Scientists have developed a new brain scanning method that could reveal the maturity of a child’s brain, a technique they claim could also help track abnormal brain development and disorders like autism early.

The five-minute scanning technique involves mathematically sifting through magnetic resonance imaging (MRI) data to form a picture not just of the brain’s structure, but the way its various regions work together.

“The beauty of this approach is that it lets you ask what’s different in the way that children with autism, for example, are off the normal development curve versus the way that children with attention-deficit disorder are off that curve,” said lead researcher Bradley Schlaggar at the Washington University School of Medicine in St Louis

According to the researchers, the tightest connections in young children’s brains are between areas that are physically near one another. As the brain ages, these connections shift and networks connecting distant regions become the strongest.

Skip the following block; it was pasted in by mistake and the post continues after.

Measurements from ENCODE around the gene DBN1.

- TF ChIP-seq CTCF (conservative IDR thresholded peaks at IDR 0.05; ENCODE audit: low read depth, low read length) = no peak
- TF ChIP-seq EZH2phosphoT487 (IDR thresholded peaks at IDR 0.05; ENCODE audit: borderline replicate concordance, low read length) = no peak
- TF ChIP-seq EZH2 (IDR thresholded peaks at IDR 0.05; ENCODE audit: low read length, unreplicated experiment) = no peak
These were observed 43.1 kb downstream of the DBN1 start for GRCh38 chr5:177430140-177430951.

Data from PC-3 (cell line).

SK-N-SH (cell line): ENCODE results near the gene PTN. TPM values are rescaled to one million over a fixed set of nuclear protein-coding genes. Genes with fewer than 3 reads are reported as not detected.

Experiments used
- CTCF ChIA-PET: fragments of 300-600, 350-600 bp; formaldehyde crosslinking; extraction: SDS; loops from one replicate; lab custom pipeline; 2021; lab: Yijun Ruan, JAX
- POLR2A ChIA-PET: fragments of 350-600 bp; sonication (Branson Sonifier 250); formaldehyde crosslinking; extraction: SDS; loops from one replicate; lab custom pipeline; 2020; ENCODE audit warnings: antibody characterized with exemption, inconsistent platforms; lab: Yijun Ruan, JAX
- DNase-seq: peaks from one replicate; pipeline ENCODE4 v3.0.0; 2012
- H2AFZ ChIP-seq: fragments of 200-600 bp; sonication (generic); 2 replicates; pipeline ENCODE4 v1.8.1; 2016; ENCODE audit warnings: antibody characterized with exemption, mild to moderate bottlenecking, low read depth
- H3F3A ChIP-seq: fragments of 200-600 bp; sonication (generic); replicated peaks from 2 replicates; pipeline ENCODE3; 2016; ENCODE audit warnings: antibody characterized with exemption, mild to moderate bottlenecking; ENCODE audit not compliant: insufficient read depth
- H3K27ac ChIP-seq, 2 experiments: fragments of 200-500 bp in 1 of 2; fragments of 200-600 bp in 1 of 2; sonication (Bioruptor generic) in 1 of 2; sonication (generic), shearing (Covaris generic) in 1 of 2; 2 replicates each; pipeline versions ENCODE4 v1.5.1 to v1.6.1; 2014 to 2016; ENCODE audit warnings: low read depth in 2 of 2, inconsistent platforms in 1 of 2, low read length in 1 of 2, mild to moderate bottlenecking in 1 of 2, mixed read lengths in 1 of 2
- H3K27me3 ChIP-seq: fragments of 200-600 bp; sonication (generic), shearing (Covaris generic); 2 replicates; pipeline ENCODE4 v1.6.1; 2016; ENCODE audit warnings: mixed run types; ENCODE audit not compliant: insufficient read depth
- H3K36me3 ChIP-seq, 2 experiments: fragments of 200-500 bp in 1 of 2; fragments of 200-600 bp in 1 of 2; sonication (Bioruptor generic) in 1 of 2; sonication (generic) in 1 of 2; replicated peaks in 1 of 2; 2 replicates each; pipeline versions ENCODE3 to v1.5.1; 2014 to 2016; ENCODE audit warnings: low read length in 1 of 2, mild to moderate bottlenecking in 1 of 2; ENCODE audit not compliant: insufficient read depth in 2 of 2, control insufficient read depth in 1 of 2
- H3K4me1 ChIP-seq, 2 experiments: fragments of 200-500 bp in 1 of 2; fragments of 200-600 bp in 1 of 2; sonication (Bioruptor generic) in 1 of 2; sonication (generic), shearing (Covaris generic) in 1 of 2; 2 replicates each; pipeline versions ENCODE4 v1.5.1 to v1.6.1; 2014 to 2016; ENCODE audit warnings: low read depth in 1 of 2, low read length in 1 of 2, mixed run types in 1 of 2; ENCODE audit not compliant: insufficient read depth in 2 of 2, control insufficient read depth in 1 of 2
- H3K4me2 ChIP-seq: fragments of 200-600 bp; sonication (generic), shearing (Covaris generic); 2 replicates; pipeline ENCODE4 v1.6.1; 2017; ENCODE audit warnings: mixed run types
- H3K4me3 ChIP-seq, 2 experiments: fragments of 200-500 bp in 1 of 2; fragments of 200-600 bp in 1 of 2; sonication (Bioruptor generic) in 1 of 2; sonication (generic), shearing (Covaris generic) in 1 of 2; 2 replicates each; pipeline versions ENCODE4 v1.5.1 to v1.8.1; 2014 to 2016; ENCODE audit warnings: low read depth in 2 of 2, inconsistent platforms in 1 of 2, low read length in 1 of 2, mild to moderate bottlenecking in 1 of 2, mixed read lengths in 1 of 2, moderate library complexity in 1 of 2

To measure these shifts over time, Schlagger and his colleagues used a method called resting state functional connectivity, LiveScience reported.

For their study, the researchers collected five-minute MRI scans from 238 healthy people ages 7 to 30. They ran data on 13,000 functional brain connections through a tool called a support vector machine, which crunched the numbers and selected the 200 connections that best predicted brain maturity.

The result was a single index of the maturity of each person’s brain. After the data were analysed, researchers were able to predict whether subjects were children or adults just from their brain organisation.

Much like a child’s height or weight chart, the data formed a curving line that tracks the average path of normal brain development.

Traditional methods of looking at brain structure alone with an MRI often miss kids with even severe psychiatric disorders, Schlaggar said. That’s because brain structure doesn’t always correlate with psychiatric disease.

Mapping out the brain’s function, on the other hand, can lead to psychiatric insights, the researchers said.

They hoped that their new findings, published online in the journal Science, could be used to create a normal brain growth chart.